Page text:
Two patients (1.5%) had mosaic supernumerary marker chromosome: the girl who had been referred with congenital malformations was 47,XX+mar/46,XX; the infant who was also referred with congenital malformations was 47,XY+mar/46,XY. In each patient the exact nature of the marker chromosome could not be identified. The parents were also subjected to chromosomal analysis but the marker was not present (Tables 2 and 3).

Four patients (2.9%) had sex chromosome aberrations; two girls referred with short stature were monosomic X (45,X) and two girls referred with dysmorphic features were mosaic Turner (45,X/46,XX) (Tables 2 and 3; Figure 5.).


In consecutive neonatal studies, autosomal abnormalities are usually as common as sex chromosome aberrations [11]. In studies based on a referred population with phenotypic abnormalities, such as the present work, autosomal abnormalities (35.8%) are much higher than those of the gonosomes (2.9%). This figure is in agreement with other surveys [12,13].This is mainly due to the fact that sex chromosome imbalance has a much less deleterious effect on the phenotype than does autosomal aneuploidy [11].

There are wide variations in the frequency of chromosomal aberrations in individuals suspected of having genetic disorders as reported by different investigators [7,8]. Berry et al. studied 114 patients and found chromosomal aberrations in 18 (15.8%) [14]. Navsaria et al. evaluated 1000 patients and found chromosomal aberrations in 160 (16%) [15]. Al-Awadi et al. studied 472 patients and found 92 cases (19.5%) [16]. Al-Arrayed reported a frequency of 27% among 500 patients [17], Verma and Dosik found a frequency of 27.1% among 357 patients [6] and Singh reported a frequency of 28.8% among 451 patients [5].

In the present work, chromosomal aberrations were detected in 38.7% of the cases with suspected genetic disorders. This figure is higher than in most of the previously mentioned studies. A similar higher frequency (40%) of chromosomal abnormalities was reported by Kenue et al. among 120 patients [13]. This may be due to the small sample size.

Among patients with no known chromosomal syndrome in the present study, 13.5% (13/96) were karyotypically abnormal. This frequency is in agreement with Kenue et al. [13]; however, it was much higher than that observed in unselected populations [4].

Trisomy 21 has been recognized for more than 100 years. Because it is a common and familiar disorder, Down syndrome has been studied much more thoroughly than other chromosomal disorders. The Down syndrome phenotype is due to a triple amount of chromosome 21 [11]. The frequency of Down syndrome in patients with abnormal chromosomes in the present study was 67.9%. This value was similar to other surveys [12,13]. This could be attributed to its easy detection at the clinical level.

The frequency of standard trisomy 21 amongst Down syndrome patients in the present study was 88.9%. This value is in agreement with other surveys which ranged from 84.6% to 95% [11]. The frequency of mosaicism in Down syndrome patients is reported to vary between 0% and 4%. Only 2.8% of patients with Down syndrome in the present study had mosaic Down syndrome. The frequency of translocation involving chromosome 21 among patients with Down syndrome in the present study was 8.3%. This figure is higher than previous reports (5.6% [18], 5.2% [19], 6.81% [20]), but the actual level depends on the maternal age distribution and the rate of indication for prenatal diagnosis [21].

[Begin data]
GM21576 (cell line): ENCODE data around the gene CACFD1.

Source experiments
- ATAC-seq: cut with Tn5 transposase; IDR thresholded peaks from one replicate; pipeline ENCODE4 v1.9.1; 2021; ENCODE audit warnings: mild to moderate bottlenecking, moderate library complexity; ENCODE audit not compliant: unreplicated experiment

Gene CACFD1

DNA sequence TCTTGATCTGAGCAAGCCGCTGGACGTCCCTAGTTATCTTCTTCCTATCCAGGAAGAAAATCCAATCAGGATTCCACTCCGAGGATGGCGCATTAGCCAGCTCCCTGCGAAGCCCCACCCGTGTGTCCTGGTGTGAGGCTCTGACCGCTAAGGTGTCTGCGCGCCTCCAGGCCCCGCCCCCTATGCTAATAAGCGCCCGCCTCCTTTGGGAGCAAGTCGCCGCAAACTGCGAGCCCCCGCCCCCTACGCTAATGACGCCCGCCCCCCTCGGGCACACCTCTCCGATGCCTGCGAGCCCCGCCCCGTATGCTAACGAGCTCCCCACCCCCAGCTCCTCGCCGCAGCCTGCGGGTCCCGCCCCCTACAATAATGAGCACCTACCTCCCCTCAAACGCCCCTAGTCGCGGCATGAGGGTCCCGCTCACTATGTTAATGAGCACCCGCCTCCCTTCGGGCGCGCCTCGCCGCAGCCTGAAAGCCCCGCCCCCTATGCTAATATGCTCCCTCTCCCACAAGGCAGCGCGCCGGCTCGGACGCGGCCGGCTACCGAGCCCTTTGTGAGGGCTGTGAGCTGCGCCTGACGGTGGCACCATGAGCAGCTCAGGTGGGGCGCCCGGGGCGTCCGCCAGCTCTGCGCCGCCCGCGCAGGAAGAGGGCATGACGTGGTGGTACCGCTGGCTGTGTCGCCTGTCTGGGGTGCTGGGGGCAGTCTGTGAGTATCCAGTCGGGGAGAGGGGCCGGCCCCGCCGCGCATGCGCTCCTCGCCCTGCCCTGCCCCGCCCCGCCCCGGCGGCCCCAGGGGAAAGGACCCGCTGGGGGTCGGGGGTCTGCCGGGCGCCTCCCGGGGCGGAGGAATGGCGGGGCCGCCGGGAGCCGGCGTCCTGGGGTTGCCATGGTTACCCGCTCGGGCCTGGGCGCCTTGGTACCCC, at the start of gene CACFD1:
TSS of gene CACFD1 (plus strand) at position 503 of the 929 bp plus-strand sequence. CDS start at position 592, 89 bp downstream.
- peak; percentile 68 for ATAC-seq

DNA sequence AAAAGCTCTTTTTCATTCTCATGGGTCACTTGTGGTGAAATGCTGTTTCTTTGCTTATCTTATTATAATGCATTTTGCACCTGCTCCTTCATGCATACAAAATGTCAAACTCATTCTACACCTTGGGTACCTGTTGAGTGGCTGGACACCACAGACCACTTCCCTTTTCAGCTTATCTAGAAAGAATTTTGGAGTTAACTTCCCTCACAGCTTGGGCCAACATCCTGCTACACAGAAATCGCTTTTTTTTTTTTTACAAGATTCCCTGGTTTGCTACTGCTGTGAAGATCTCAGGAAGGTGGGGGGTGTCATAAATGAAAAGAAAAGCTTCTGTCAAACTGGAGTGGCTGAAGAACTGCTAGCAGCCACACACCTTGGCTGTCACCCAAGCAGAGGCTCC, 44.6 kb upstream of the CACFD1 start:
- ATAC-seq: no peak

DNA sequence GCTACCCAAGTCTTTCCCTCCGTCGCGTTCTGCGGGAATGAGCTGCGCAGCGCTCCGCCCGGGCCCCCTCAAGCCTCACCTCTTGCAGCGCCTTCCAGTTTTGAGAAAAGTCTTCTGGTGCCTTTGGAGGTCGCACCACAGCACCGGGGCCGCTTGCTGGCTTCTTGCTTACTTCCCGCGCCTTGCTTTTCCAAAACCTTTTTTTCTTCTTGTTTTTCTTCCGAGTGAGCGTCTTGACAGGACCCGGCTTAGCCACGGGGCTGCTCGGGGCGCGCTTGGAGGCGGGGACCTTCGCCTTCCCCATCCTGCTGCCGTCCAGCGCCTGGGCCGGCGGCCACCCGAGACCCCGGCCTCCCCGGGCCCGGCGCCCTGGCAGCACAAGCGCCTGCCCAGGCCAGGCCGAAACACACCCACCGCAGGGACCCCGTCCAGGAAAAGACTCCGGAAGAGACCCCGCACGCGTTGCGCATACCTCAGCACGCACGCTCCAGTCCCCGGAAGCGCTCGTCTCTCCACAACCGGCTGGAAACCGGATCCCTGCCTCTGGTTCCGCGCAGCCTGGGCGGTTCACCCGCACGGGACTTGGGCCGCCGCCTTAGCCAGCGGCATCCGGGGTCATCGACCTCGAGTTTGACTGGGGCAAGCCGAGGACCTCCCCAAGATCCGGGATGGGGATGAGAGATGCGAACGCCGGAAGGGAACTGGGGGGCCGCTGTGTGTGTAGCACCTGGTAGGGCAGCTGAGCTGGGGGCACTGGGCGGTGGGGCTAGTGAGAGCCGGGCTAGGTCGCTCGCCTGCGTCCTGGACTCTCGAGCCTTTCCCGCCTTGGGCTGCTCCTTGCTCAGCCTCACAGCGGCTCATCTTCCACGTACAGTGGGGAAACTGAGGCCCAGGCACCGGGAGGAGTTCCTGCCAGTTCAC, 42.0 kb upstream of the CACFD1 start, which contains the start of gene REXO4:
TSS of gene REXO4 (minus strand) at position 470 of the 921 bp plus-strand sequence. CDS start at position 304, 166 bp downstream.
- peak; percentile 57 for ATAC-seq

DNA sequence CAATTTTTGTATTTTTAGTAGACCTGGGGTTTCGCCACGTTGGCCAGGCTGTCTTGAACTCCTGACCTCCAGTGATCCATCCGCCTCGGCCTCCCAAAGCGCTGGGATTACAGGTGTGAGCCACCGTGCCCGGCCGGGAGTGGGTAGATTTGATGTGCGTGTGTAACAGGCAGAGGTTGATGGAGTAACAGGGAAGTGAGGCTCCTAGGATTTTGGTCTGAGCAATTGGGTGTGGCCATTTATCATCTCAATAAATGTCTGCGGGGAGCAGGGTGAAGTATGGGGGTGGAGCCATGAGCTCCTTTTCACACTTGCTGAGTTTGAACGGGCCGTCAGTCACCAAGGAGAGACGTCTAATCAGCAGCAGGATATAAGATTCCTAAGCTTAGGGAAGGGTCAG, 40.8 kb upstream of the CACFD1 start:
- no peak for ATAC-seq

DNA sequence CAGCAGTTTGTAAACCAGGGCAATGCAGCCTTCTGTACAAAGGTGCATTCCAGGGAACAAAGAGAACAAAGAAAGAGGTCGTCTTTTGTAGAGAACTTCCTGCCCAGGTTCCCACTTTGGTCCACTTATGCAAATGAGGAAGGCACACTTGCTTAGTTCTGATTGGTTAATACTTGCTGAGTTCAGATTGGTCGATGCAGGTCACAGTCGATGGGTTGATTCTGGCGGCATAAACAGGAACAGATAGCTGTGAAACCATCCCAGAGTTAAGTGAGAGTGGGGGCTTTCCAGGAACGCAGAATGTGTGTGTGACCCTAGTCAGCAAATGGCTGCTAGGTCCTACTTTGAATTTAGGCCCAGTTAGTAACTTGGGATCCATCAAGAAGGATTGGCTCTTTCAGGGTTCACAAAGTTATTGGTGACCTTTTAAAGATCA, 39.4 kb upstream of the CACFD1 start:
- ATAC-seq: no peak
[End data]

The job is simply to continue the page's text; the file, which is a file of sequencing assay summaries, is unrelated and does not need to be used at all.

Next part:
Although individually rare, partial autosomal aneuploidies are the second most common chromosomal abnormality after trisomy 21 [2]. Our results (3.6%) confirm this finding but the frequency found in our study is higher than that reported by Kenue et al. (0.8%) [13] and Al-Awadi et al. (0.3%) [16]. It is believed that excess or loss of several contiguous genes along the chromosome involved will explain the phenotypes of these conditions.

Most of the pericentric inversions observed in humans do not in themselves give rise to any specific phenotypic abnormalities. However pericentric inversion has been found to be associated with infertility, repeated fetal loss, congenital anomalies and mental retardation [11,22]. With regard to the two cases with pericentric inversion detected in the present study, one had been referred with mental retardation while the other had congenital anomalies. Pericentric inversion has been implicated as a possible predisposing factor for nondisjunction and interchromosomal effect [22].

Marker chromosomes are defined as abnormal chromosomes that cannot be fully characterized based on standard cytogenetic analysis [23]. The incidence of marker chromosomes has been found to be 0.024% among neonates [24]. The association of an additional marker chromosome and abnormal phenotype has been described by Ballesta et al. in 14 probands with mental retardation and malformations [25]. The two patients with a marker chromosome detected in the present study had been referred with congenital malformations but the precise origin of the markers could not be determined using available techniques.

The incidence of Turner syndrome in consecutive neonates has been reported to be 0.04% [13]. Turner syndrome is one of the few chromosomal aberrations that can be recognized clinically during infancy or childhood based on short stature, broad shield chest, lymphoedema of the lower limbs, webbed neck and multiple minor anomalies [26]. However, karyotyping is necessary to confirm the diagnosis. The present study included four (2.9%) patients with Turner syndrome. Their chromosomal patterns were variable; 45,X (two cases) and 45,X/46,XX (two cases). This frequency agrees with Kenue et al. (2.5%) [13] but it was lower than that reported by Guera et al. (18%) [27].


Among a group of children with phenotypic abnormalities, the frequency of autosomal chromosomal aberrations was found to be much higher than sex chromosome anomalies. Trisomy 21 and partial autosomal aneuploidy were the most frequent. The precise delineation of a major autosomal trisomy is only possible using clinical examination and cytogenetic tools. Recognition of parents with chromosomal abnormalities is important as the risk of recurrence is high in some cases. This knowledge allows proper genetic counselling to be provided.